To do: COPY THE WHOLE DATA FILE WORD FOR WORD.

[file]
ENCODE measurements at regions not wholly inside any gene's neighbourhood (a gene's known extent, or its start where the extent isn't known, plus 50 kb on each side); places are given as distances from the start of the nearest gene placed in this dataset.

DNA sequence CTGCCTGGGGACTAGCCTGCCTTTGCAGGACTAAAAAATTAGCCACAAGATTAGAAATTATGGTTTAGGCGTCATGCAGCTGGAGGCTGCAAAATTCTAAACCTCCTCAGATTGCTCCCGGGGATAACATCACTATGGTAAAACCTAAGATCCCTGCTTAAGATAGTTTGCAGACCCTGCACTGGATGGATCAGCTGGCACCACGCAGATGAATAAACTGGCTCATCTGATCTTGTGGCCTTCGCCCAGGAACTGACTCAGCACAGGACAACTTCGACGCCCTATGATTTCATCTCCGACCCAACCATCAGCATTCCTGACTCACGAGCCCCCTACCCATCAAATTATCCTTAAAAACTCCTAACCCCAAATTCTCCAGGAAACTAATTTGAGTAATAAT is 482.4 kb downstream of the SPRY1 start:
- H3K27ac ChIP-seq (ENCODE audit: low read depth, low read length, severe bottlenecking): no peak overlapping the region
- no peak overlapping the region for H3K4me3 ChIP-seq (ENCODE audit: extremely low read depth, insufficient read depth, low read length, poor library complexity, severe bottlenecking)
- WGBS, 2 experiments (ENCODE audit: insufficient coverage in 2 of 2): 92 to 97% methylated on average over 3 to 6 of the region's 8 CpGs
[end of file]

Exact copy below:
ENCODE measurements at regions not wholly inside any gene's neighbourhood (a gene's known extent, or its start where the extent isn't known, plus 50 kb on each side); places are given as distances from the start of the nearest gene placed in this dataset.

DNA sequence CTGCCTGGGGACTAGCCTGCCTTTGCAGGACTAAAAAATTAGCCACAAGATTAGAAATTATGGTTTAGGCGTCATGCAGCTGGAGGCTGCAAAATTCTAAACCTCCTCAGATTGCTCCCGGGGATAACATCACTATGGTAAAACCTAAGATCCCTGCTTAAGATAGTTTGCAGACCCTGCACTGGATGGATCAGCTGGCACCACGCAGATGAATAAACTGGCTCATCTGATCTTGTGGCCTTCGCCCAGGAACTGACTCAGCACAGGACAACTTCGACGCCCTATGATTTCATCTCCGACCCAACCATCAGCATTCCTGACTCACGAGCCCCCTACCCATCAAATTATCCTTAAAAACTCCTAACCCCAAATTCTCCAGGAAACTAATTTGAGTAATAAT is 482.4 kb downstream of the SPRY1 start:
- H3K27ac ChIP-seq (ENCODE audit: low read depth, low read length, severe bottlenecking): no peak overlapping the region
- no peak overlapping the region for H3K4me3 ChIP-seq (ENCODE audit: extremely low read depth, insufficient read depth, low read length, poor library complexity, severe bottlenecking)
- WGBS, 2 experiments (ENCODE audit: insufficient coverage in 2 of 2): 92 to 97% methylated on average over 3 to 6 of the region's 8 CpGs